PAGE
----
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Rev Mal Respir. 1999 Nov;16(5 Pt 2):877-84.

[Physiopathology of pulmonary arterial hypertension and gas exchange in acute pulmonary embolism].

[Article in French]

Author information

  • 1Laboratoire de Physiologie, Faculté de Médecine de l'ULB, Bruxelles, Belgique.

Abstract

Pulmonary embolism alters the distribution of ventilation/perfusion relationships, and increases pulmonary vascular resistance. These changes lead to hypoxemia and hypocapnia, and eventually, to right heart failure. The thin-walled and compliant right ventricle adapts to any increase in afterload by dilatation and decreased stroke volume, but this is largely prevented or delayed by the pulmonary circulation being a low resistance, recruitable and distensible circuit. Pulmonary embolism cannot be associated with a mean pulmonary artery pressure higher than 40 mmHg. More severe pulmonary hypertension indicates the presence of a hypertrophied right ventricle in the context of preexistent cardiac or pulmonary disease. Gas exchange is initially affected because of increased ventilation/perfusion ratios in embolized lung areas, and decreased ventilation/perfusion ratios in remaining non embolized lung areas. Both physiologic shunt and physiologic dead space increase accordingly, resulting in hypoxemia and hypocapnia. However, these changes are rapidly affected by an increase in ventilation, and by a "pneumoconstriction" which decreases physiologic dead space in embolized areas. In addition, a series of secondary alterations contribute to increase perfusion to lung units with low ventilation/perfusion ratios, thereby aggravating hypoxemia, while hypocapnia persists.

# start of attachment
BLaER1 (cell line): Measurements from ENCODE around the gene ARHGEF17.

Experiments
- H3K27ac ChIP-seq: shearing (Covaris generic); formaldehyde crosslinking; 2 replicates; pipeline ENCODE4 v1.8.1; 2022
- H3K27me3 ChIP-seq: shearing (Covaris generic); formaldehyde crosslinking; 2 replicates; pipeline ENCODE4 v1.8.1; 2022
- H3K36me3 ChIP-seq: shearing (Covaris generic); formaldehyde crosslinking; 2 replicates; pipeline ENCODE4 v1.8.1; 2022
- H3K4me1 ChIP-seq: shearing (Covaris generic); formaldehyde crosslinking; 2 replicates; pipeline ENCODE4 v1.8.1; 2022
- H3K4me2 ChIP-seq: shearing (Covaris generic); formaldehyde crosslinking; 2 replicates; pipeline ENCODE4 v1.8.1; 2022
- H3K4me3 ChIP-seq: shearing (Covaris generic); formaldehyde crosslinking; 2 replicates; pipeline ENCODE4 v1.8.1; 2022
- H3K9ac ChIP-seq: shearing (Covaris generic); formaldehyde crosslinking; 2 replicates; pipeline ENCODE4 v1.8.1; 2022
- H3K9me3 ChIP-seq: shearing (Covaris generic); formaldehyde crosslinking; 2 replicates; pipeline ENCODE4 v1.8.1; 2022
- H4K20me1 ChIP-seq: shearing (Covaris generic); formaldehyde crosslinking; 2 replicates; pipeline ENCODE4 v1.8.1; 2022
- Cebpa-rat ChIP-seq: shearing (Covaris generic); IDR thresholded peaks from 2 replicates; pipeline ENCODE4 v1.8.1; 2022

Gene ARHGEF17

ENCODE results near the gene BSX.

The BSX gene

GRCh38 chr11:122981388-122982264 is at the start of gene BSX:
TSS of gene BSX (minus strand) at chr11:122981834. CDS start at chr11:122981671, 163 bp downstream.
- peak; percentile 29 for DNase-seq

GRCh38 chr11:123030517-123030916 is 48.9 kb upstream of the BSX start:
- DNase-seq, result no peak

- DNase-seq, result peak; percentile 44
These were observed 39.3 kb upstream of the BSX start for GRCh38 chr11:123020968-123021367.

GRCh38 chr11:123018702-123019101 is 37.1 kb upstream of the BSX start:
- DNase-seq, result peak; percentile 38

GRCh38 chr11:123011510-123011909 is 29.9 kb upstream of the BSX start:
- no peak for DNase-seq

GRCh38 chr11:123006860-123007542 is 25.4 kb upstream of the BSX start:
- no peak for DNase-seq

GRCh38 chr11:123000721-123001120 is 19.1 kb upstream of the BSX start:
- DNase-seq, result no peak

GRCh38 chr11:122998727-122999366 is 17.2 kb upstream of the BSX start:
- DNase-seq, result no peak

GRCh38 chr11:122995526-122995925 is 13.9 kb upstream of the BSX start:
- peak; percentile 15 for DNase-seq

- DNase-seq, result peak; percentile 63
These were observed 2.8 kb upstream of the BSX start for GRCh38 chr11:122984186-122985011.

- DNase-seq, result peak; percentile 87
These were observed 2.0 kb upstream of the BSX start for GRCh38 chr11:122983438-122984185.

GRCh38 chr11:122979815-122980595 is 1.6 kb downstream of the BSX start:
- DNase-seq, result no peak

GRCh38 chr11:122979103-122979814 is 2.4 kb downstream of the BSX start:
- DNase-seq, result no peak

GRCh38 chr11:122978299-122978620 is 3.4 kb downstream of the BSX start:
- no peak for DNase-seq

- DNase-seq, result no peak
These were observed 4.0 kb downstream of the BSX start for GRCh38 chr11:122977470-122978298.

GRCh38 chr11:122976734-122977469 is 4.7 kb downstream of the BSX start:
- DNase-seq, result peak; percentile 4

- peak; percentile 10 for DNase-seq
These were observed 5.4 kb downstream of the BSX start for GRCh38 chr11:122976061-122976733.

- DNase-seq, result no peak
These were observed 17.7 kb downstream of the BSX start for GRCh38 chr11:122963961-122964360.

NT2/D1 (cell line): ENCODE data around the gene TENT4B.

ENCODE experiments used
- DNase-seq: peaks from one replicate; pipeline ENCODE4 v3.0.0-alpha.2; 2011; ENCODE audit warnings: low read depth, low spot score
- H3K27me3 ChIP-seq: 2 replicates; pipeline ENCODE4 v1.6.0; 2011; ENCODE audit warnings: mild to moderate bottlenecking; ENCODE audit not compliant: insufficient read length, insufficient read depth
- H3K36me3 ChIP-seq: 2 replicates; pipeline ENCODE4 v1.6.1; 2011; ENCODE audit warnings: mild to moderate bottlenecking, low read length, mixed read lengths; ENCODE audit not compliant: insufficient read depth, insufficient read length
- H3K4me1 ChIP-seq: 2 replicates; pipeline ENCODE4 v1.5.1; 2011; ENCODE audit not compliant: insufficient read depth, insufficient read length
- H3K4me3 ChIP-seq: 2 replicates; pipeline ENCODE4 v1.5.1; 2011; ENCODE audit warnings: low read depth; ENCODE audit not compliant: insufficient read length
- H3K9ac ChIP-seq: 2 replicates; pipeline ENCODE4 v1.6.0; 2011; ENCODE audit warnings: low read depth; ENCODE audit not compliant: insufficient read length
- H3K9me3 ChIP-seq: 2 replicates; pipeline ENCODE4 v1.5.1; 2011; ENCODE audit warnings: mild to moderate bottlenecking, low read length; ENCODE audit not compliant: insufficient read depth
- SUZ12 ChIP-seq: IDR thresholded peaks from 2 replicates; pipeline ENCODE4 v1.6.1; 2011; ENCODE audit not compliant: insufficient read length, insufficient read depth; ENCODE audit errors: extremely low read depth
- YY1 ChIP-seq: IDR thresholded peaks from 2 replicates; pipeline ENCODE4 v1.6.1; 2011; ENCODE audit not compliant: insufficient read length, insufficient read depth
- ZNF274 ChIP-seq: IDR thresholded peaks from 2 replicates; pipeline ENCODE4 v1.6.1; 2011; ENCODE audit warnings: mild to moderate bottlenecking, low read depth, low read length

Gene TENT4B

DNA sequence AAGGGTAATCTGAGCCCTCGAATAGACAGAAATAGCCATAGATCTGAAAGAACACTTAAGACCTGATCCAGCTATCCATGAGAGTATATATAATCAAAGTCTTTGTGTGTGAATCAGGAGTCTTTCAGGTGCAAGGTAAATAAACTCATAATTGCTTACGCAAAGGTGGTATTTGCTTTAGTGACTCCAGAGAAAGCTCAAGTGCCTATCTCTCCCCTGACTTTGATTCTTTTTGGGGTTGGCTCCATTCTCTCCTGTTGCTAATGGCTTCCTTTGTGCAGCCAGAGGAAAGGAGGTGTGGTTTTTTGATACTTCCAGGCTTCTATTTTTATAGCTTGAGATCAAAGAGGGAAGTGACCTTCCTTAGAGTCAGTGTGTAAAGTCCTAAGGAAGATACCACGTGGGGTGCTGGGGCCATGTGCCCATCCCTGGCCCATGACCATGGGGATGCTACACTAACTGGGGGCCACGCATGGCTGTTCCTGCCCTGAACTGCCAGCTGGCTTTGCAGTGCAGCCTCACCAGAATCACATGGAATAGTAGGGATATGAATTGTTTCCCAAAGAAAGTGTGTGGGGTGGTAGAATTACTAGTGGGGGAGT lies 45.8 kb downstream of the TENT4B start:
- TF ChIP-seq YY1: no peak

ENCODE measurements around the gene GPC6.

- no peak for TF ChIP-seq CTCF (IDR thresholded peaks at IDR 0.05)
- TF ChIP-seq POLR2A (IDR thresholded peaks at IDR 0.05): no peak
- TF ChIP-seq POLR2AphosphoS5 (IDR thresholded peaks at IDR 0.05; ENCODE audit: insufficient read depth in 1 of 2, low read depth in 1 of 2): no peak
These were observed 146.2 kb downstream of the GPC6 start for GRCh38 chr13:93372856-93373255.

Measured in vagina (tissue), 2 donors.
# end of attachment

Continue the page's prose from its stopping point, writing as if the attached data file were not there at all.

PMID:
10907437
[PubMed - indexed for MEDLINE]
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